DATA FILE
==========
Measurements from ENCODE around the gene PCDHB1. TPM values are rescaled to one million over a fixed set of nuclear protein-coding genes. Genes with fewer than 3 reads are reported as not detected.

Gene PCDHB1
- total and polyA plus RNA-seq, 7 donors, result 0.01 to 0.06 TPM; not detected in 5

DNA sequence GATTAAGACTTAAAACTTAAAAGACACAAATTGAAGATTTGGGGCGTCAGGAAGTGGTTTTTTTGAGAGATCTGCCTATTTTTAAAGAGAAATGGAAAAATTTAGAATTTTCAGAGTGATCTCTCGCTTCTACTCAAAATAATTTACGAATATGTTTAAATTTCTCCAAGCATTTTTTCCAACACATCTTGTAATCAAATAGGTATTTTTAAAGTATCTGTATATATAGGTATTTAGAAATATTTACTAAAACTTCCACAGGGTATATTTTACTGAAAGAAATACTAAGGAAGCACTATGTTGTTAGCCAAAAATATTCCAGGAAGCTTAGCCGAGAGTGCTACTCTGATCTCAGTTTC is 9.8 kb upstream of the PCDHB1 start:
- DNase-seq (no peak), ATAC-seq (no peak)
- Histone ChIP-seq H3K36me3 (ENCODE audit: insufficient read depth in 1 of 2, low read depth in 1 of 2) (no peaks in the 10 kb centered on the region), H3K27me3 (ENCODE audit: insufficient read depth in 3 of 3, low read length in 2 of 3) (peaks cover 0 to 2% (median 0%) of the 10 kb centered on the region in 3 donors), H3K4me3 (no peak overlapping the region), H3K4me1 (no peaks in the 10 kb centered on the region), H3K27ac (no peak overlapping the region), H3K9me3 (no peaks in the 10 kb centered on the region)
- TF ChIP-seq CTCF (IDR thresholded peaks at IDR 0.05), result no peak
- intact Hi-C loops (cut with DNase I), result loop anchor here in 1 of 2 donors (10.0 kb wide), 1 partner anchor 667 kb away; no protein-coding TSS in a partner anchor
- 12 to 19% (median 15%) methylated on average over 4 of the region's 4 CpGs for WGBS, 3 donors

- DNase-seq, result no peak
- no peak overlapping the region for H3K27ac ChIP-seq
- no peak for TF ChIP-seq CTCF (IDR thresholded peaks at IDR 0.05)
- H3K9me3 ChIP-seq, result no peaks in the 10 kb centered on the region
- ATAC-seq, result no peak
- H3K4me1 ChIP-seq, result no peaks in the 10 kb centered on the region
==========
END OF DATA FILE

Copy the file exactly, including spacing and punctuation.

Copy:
Measurements from ENCODE around the gene PCDHB1. TPM values are rescaled to one million over a fixed set of nuclear protein-coding genes. Genes with fewer than 3 reads are reported as not detected.

Gene PCDHB1
- total and polyA plus RNA-seq, 7 donors, result 0.01 to 0.06 TPM; not detected in 5

DNA sequence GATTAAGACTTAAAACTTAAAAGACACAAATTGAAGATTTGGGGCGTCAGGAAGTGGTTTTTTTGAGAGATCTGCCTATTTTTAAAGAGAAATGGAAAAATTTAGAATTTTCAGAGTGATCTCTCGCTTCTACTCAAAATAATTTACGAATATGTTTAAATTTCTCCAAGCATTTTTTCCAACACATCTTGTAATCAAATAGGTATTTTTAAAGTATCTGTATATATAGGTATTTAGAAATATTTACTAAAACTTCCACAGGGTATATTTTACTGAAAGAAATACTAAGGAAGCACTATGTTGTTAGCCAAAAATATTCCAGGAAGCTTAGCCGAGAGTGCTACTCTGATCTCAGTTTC is 9.8 kb upstream of the PCDHB1 start:
- DNase-seq (no peak), ATAC-seq (no peak)
- Histone ChIP-seq H3K36me3 (ENCODE audit: insufficient read depth in 1 of 2, low read depth in 1 of 2) (no peaks in the 10 kb centered on the region), H3K27me3 (ENCODE audit: insufficient read depth in 3 of 3, low read length in 2 of 3) (peaks cover 0 to 2% (median 0%) of the 10 kb centered on the region in 3 donors), H3K4me3 (no peak overlapping the region), H3K4me1 (no peaks in the 10 kb centered on the region), H3K27ac (no peak overlapping the region), H3K9me3 (no peaks in the 10 kb centered on the region)
- TF ChIP-seq CTCF (IDR thresholded peaks at IDR 0.05), result no peak
- intact Hi-C loops (cut with DNase I), result loop anchor here in 1 of 2 donors (10.0 kb wide), 1 partner anchor 667 kb away; no protein-coding TSS in a partner anchor
- 12 to 19% (median 15%) methylated on average over 4 of the region's 4 CpGs for WGBS, 3 donors

- DNase-seq, result no peak
- no peak overlapping the region for H3K27ac ChIP-seq
- no peak for TF ChIP-seq CTCF (IDR thresholded peaks at IDR 0.05)
- H3K9me3 ChIP-seq, result no peaks in the 10 kb centered on the region
- ATAC-seq, result no peak
- H3K4me1 ChIP-seq, result no peaks in the 10 kb centered on the region